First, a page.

Building around Stanton high Marlins priority
MIAMI — Giancarlo Stanton is heating up again, and so is speculation about his long-term future.
We’ve been down this road before, and will continue to do so until the slugger either signs an extension with the Marlins, or moves elsewhere.
This is a time the Marlins are doing plenty of scoreboard watching, as they’ve moved one game back of the Braves for second place in the National League East. The Marlins are focused on making a playoff push. It’s also a time Stanton has homered in eight of his last 13 games, and playing at an MVP level.
With Stanton, increased invariably leads to questions about, what’s next?
Jon Heyman of CBSSports.com recently reported there is skepticism in the Marlins’ front office that Stanton will sign a long-term deal with Miami. If that is the case, the question becomes, does the club keep him or trade him in the offseason?
Naturally, that set off a wave of stories, primarily out of Boston, regarding Stanton.
In conversations with numerous sources, here’s what I’ve learn:
* As an organization, the Marlins have not thrown in the towel on any chance of signing one of the most feared hitters in the game. The intention is to build around Stanton, and in the offseason make a serious multi-year contract offer.
* Here’s the most important piece of information.
With or without a long-term contract, the Marlins are prepared to retain Stanton as long as possible, even if that means waiting it out through the start of his free agency, which is after the 2016 season.
Some may scoff, Stanton’s value will decrease. The Marlins don’t see it that way. His value to the club is far greater than moving him before they absolutely have to. This team can be a serious playoff contender in 2015 and ’16. They’ll take their chances in regards to 2017.
* And say, there is an huge trade opportunity out there, for the Marlins to even consider trading Stanton, it won’t be strictly a “prospects deal.” You’re not going to see a repeat of the Miguel Cabrera trade. It’s not going to be Stanton for six prospects.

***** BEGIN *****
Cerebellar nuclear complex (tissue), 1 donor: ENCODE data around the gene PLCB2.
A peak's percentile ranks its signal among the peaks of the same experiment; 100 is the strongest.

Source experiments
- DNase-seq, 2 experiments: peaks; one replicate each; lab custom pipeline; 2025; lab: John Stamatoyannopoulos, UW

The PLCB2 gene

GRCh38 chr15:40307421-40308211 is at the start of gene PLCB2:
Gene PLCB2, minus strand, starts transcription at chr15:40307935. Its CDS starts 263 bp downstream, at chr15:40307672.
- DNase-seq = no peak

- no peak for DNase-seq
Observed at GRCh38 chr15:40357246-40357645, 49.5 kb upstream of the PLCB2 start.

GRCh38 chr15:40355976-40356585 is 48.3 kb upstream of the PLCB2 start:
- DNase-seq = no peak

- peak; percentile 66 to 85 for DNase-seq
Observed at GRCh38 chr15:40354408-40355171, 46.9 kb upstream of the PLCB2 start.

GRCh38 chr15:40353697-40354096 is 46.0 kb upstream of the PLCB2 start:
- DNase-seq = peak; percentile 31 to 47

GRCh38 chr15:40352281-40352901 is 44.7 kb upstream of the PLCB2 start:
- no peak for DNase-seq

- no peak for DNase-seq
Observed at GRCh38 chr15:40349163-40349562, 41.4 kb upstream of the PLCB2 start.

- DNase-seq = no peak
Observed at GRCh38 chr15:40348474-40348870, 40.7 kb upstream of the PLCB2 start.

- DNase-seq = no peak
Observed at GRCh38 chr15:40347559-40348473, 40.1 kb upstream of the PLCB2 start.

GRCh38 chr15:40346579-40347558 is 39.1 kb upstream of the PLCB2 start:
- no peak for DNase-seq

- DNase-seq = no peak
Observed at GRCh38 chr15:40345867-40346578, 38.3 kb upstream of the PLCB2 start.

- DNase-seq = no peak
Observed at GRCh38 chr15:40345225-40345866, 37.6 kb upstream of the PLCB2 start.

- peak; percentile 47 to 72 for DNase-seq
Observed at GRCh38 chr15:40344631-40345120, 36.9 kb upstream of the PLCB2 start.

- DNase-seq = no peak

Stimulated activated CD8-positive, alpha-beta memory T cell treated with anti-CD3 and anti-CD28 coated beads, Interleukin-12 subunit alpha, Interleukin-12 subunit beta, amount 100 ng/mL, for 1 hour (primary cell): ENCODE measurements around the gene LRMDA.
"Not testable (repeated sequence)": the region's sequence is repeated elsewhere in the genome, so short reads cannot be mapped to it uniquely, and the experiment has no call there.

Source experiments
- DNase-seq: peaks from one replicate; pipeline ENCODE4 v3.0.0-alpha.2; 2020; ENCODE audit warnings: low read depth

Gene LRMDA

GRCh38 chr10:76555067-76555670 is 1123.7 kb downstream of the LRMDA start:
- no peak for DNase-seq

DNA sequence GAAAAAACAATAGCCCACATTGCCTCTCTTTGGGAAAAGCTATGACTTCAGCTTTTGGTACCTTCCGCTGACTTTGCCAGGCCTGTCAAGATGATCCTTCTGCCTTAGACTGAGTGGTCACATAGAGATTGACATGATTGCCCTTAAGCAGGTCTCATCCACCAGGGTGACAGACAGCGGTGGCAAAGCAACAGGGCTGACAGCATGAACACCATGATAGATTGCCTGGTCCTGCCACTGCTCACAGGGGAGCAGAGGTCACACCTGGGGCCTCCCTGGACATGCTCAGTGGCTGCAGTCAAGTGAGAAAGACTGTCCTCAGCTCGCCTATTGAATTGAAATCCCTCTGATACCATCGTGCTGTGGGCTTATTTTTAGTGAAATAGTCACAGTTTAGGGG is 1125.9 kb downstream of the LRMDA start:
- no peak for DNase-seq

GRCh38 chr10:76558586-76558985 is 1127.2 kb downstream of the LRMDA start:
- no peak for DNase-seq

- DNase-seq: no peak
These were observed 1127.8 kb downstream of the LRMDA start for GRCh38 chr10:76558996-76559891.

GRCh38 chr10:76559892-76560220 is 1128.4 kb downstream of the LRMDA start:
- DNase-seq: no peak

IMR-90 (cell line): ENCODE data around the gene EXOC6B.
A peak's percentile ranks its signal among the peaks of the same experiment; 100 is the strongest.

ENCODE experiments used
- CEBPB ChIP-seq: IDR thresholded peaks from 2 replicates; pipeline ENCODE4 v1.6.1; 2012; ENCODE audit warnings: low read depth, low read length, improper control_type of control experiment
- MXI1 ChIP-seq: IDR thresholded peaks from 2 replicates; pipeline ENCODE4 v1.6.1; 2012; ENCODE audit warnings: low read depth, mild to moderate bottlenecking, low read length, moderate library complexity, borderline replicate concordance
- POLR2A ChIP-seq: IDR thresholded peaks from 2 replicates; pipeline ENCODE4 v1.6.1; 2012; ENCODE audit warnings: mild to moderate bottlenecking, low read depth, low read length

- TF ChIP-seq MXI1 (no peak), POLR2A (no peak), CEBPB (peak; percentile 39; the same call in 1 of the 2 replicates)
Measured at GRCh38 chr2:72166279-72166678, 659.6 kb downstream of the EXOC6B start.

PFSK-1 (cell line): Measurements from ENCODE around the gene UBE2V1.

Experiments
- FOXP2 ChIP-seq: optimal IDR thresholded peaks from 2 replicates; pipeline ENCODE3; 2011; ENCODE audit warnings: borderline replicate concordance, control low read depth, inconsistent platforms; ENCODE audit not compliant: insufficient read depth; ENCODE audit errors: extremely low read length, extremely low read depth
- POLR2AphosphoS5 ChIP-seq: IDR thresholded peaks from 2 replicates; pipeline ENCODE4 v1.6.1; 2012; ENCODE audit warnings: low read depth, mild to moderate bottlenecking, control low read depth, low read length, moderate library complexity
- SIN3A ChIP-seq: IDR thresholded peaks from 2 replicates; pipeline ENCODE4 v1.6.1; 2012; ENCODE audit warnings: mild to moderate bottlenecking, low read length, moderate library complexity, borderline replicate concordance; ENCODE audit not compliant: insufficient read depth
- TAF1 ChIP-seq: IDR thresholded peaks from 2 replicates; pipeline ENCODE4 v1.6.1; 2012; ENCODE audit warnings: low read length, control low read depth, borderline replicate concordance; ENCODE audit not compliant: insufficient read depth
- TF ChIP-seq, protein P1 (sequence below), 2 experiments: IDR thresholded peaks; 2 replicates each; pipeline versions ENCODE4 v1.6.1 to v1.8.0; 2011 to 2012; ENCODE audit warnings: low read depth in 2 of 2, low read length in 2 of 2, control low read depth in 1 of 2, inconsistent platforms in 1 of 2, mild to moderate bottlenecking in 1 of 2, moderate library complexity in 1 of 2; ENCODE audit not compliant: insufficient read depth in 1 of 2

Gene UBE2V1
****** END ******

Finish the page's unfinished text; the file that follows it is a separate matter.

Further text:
At the Trade Deadline this July, the Red Sox showed what the price of a rental could be when they dealt Jon Lester to the A’s for Yoenis Cespedes. Proven big league talent for big league talent.
The Marlins would not be looking for a package of prospects. It could include include top prospects, but it would require major pieces off another club’s big league roster.
That’s pretty much where the Stanton situation stands.
Also from what I’ve gathered, the Marlins are upbeat about what is being built in Miami. They fully intend to retain their core.
This is a team that went 62-100 in 2013, and yet on Aug. 13, they find themselves being one-game under .500, and within striking distance of a Wild Card spot. All this without Jose Fernandez since May.
The Marlins are clearly looking to move forward, not move Stanton. Not now. And barring a complete change of thinking, not in the offseason.
In fact, looking forward, the hope is to see the payroll increase to around $75 million in 2015, which would make room for Stanton’s salary, and others.
Locking up Stanton is definitely a high offseason priority, but it isn’t the team’s sole focus.
Adding a top of the rotation starter is high on the team’s shopping list. That could mean making a serious push for pending free agent James Shields. Fernandez isn’t expected back until around next All-Star Break, and the club wants to build a championship-caliber rotation in anticipation of his return.
What’s next for Stanton promises to be one of MLB’s biggest offseason stories. To the Marlins, however, as big a priority is to make the rotation as strong as possible for the 2015 playoff run.
— Joe Frisaro